We never grasped, in our bruised white innocence and sentimentality, that harmony is easy – justice is not. We should’ve been praying not for harmony, but for endurance.
Let us run with perseverance the race set before us, looking to Jesus, who for the sake of the joy that was set before him endured the cross, disregarding its shame. Consider him, so that you don’t grow weary or lose heart. – Hebrews 12:1-3 (NRSV, excerpted)
In the late seventies, the pastor of my white suburban church proposed a partnership with a black church downtown. To promote racial harmony, he said. He was friends with the pastor, they got along well. Why not all of us?
Soon we were hugging each other monthly at youth group exchanges and shared potlucks. We began including spirituals in our traditional Sunday service. We shouted “Amen!” when their pastor preached. We raised money to repair their church’s roof. Harmony reigned.
Until it didn’t. Until somebody mentioned a recent police shooting. Until somebody said “racism” and it wasn’t a white person who said it. Until somebody raised their voice, and somebody else cried. Until we began feeling unappreciated. We were making an effort, weren’t we?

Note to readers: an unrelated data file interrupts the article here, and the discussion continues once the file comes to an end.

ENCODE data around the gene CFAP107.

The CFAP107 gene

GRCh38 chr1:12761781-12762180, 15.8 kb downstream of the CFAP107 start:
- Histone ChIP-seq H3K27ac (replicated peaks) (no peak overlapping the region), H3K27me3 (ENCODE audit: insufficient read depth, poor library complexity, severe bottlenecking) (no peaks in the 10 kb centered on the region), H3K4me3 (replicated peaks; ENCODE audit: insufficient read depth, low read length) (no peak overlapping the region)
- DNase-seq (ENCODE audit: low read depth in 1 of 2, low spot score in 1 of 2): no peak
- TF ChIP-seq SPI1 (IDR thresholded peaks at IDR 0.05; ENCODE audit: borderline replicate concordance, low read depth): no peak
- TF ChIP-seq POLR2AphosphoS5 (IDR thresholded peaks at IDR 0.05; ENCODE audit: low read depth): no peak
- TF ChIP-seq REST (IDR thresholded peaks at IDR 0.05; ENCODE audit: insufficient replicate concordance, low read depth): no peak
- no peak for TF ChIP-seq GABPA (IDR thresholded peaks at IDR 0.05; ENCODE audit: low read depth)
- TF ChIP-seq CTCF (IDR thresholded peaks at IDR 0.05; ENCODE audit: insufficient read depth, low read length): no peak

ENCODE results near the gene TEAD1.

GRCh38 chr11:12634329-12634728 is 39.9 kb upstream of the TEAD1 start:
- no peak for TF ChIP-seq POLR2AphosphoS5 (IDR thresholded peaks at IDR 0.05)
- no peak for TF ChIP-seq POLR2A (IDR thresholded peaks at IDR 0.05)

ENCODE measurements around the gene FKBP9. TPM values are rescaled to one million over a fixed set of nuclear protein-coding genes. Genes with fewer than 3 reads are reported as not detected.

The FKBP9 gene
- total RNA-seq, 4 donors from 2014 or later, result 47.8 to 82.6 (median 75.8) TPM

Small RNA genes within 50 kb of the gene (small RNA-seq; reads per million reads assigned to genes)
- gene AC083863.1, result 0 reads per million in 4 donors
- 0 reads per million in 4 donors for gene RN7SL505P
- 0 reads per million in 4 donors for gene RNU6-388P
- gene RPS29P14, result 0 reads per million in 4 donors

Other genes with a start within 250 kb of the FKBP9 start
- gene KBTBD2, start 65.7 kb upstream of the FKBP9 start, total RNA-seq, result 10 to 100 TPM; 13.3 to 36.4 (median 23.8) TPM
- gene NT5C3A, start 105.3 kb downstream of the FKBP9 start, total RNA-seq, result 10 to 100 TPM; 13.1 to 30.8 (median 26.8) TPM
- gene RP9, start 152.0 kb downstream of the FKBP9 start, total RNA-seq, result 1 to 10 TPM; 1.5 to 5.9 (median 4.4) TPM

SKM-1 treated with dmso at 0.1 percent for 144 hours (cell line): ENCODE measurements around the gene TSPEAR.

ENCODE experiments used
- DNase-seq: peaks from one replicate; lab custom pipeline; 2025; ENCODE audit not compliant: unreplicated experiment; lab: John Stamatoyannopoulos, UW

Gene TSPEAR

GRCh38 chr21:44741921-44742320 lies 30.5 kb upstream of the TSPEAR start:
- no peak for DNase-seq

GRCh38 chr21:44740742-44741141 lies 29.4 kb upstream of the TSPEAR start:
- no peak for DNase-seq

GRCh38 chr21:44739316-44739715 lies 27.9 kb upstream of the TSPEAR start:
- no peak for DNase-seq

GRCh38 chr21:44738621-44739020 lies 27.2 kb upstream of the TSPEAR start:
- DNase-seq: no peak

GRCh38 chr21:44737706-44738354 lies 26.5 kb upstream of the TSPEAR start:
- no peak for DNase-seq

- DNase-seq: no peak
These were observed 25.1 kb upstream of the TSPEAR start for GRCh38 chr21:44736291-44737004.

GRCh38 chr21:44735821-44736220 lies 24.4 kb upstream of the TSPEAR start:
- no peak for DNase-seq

That partnership drifted, ended vaguely. Back in the suburbs, we never asked why. Never learned that those periodic encounters were at best a warm-up for the long, crucifying work of self-confrontation, repentance, and conversion. Never grasped, in our bruised white innocence and sentimentality, that harmony is easy – justice is not.
We should’ve been praying more in those months. Not for harmony, but for endurance. For the grace to not grow weary, to persevere through the hard stuff so that one day we could move off the starting line we’d mistaken for the finish, and actually run the race. All those months we should’ve been considering Jesus, so as not to lose heart at the first sound of hammered nails.
Crucified Jesus, you endured through cross and grave. Grant us your costly perseverance, for the sake of justice and joy.
Mary Luti is a long time seminary educator and pastor, author of Teresa of Avila’s Way and numerous articles, and founding member of The Daughters of Abraham, a national network of interfaith women’s book groups.